Diplomatic cables released by Wikileaks appear to confirm that the US Embassy in Uzbekistan disregards democratic principles in its dealings with the Uzbek government.
The most recent batch of cables released by Wikileaks, ranging from 1997 to 2010, reveals how the US Department of State accommodated Uzbekistan’s desire for “international praise” amid ongoing human rights abuses in the Central Asian state, including forced child labor in the cotton industry.
In one particularly noteworthy cable, dated May 14, 2008, US diplomats sought to deter the European Union from retaining sanctions on Uzbekistan that were imposed after hundreds of unarmed protestors were shot dead in Andijan in May 2005. In the cable, sent six months before the EU ended up ditching the sanctions, the US Embassy warned that the penalties were counterproductive. American diplomats also lambasted Human Rights Watch (HRW), an organization that campaigned strenuously for tough measures against Tashkent, saying that the international organization was taking an “unrealistic” approach toward Uzbek President Islam Karimov’s administration.
“The main message we need to get across to international human rights organizations like HRW is that having the EU or the United States implement sanctions against the Uzbek government at this point would go a long way to worsen, not improve, the human rights situation in Uzbekistan. If sanctions are imposed on the government, the government will respond by breaking off or severely restricting contact with the West again, and the release of political prisoners and other recent improvements will come to a screeching halt,” the cable stated.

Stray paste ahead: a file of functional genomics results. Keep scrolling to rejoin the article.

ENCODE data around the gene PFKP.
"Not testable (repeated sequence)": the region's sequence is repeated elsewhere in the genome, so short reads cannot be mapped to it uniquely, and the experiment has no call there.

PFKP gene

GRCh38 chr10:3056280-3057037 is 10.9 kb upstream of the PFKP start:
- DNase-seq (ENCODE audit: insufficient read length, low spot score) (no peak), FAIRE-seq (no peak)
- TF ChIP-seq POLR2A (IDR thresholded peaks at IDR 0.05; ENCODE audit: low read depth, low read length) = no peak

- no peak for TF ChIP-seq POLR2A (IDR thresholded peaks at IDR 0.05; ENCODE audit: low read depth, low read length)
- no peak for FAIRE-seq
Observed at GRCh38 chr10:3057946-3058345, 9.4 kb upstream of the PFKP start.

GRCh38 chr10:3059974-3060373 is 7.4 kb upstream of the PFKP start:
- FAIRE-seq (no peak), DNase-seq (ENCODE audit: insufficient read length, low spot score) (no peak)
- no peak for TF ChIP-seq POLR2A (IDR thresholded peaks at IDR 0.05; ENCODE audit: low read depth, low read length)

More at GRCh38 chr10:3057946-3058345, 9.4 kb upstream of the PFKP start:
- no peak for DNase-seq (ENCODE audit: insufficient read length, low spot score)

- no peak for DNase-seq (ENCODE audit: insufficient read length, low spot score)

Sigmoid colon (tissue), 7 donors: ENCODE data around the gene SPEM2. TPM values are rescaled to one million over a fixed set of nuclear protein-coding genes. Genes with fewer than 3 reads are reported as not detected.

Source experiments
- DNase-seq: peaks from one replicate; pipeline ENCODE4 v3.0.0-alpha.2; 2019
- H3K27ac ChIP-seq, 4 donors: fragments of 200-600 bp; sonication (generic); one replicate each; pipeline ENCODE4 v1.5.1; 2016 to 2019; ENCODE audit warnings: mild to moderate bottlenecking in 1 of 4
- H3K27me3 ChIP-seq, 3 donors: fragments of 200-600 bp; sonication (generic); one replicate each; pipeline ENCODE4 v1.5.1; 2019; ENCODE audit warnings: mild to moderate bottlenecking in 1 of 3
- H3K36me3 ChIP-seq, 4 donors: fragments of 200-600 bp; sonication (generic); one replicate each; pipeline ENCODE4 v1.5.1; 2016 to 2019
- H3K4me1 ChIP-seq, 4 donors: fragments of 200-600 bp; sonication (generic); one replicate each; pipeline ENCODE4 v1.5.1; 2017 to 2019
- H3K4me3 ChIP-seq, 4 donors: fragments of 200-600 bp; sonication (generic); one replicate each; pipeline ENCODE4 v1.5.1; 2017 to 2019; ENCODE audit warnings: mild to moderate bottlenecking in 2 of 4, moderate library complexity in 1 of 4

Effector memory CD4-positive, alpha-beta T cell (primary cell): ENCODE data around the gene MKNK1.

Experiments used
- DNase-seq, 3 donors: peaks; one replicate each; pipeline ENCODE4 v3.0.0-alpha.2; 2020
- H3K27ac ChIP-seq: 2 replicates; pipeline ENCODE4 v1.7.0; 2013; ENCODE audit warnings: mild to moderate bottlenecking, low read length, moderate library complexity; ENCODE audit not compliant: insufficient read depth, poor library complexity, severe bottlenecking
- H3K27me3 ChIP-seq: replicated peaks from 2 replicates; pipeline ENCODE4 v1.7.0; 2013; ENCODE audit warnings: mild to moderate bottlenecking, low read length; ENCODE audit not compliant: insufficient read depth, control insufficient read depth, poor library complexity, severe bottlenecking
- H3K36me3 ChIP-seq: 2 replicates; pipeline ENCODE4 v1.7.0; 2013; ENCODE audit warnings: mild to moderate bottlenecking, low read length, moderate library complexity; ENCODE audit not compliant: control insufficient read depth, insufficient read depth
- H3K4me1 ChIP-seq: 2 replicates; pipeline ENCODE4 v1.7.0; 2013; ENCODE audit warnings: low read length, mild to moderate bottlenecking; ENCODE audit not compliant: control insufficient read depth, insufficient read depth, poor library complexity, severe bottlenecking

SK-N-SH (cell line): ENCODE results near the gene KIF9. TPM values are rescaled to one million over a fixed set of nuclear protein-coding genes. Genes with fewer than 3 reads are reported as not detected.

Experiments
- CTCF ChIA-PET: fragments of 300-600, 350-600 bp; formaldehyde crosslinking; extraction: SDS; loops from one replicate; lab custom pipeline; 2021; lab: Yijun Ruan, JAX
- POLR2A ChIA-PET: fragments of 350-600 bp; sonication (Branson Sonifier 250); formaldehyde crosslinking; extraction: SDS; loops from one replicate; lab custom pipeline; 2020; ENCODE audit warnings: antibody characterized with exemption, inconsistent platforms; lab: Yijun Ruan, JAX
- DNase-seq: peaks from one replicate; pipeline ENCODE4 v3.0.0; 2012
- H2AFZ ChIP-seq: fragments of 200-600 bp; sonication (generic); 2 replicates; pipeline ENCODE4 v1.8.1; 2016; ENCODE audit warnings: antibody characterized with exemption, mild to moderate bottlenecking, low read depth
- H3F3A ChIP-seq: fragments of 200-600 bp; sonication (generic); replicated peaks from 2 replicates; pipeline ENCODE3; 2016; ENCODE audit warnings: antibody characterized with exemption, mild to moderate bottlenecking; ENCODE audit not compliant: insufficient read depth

The cable went on to assert that “militant” Uzbeks living in exile were calling for continued sanctions because they did not have to live with “the price,” while Uzbek activists in favor of sanctions still resident in Uzbekistan were dismissed as possibly having a “partisan political agenda.”
Rights groups have long ranked Uzbekistan as among the most repressive states in the world. In dealing with authoritarian administrations, activists have long maintained that diplomatic engagement often abets, rather than deters rights abuses: leaderships that depend on the use of force to remain in power are more likely to change their behavior when their diplomatic partners use sticks, as well as carrots.
The embassy also called for action to counter the assertion made by rights activists that expanding security cooperation with repressive regimes took a high toll on democratization. “We should not let international human rights groups like HRW posit the notion that there is a trade-off between security cooperation and human rights.”
Turning to the Andijan events, the US diplomats conceded the Uzbek government’s version of events had “some merit.” Meanwhile, a comprehensive investigation by HRW found that the Andijan events had economic antecedents: the government’s arbitrary arrests of local merchants precipitated an armed response by the traders’ friends and relatives.
“There were armed extremists, they did seize a prison and government buildings, they did take hostages, and they did kill government troops,” a US diplomatic cable said. “What the [Government of Uzbekistan’s] version leaves out is the fact that security forces at the very least panicked and over-reacted badly, killing hundreds of people.”